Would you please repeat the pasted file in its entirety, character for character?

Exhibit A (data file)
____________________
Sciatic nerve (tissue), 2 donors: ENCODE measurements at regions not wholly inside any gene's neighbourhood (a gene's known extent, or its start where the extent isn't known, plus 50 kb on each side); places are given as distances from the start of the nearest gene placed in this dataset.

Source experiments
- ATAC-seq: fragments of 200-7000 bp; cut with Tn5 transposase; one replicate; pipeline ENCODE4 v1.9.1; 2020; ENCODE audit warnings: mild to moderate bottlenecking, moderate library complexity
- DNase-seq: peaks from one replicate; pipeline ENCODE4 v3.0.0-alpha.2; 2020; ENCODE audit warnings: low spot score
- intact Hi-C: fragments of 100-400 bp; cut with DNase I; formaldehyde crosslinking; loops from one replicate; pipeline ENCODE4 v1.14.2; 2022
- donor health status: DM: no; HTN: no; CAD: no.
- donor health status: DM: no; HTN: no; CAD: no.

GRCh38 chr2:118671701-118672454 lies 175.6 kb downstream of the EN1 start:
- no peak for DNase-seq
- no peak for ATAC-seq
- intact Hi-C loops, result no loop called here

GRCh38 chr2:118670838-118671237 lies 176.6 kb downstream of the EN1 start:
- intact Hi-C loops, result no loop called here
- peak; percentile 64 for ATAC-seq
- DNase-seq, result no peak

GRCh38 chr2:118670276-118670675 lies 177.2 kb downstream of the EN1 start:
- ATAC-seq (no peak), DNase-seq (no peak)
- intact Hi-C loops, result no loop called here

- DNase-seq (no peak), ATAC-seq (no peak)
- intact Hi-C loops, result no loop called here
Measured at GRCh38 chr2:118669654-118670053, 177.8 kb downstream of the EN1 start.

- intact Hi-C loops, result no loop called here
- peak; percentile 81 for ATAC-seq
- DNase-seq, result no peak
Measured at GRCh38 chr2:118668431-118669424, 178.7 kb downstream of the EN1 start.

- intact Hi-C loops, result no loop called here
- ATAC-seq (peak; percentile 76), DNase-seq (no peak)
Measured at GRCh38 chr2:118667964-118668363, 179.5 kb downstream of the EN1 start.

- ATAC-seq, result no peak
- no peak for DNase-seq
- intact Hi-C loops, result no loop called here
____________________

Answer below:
Sciatic nerve (tissue), 2 donors: ENCODE measurements at regions not wholly inside any gene's neighbourhood (a gene's known extent, or its start where the extent isn't known, plus 50 kb on each side); places are given as distances from the start of the nearest gene placed in this dataset.

Source experiments
- ATAC-seq: fragments of 200-7000 bp; cut with Tn5 transposase; one replicate; pipeline ENCODE4 v1.9.1; 2020; ENCODE audit warnings: mild to moderate bottlenecking, moderate library complexity
- DNase-seq: peaks from one replicate; pipeline ENCODE4 v3.0.0-alpha.2; 2020; ENCODE audit warnings: low spot score
- intact Hi-C: fragments of 100-400 bp; cut with DNase I; formaldehyde crosslinking; loops from one replicate; pipeline ENCODE4 v1.14.2; 2022
- donor health status: DM: no; HTN: no; CAD: no.
- donor health status: DM: no; HTN: no; CAD: no.

GRCh38 chr2:118671701-118672454 lies 175.6 kb downstream of the EN1 start:
- no peak for DNase-seq
- no peak for ATAC-seq
- intact Hi-C loops, result no loop called here

GRCh38 chr2:118670838-118671237 lies 176.6 kb downstream of the EN1 start:
- intact Hi-C loops, result no loop called here
- peak; percentile 64 for ATAC-seq
- DNase-seq, result no peak

GRCh38 chr2:118670276-118670675 lies 177.2 kb downstream of the EN1 start:
- ATAC-seq (no peak), DNase-seq (no peak)
- intact Hi-C loops, result no loop called here

- DNase-seq (no peak), ATAC-seq (no peak)
- intact Hi-C loops, result no loop called here
Measured at GRCh38 chr2:118669654-118670053, 177.8 kb downstream of the EN1 start.

- intact Hi-C loops, result no loop called here
- peak; percentile 81 for ATAC-seq
- DNase-seq, result no peak
Measured at GRCh38 chr2:118668431-118669424, 178.7 kb downstream of the EN1 start.

- intact Hi-C loops, result no loop called here
- ATAC-seq (peak; percentile 76), DNase-seq (no peak)
Measured at GRCh38 chr2:118667964-118668363, 179.5 kb downstream of the EN1 start.

- ATAC-seq, result no peak
- no peak for DNase-seq
- intact Hi-C loops, result no loop called here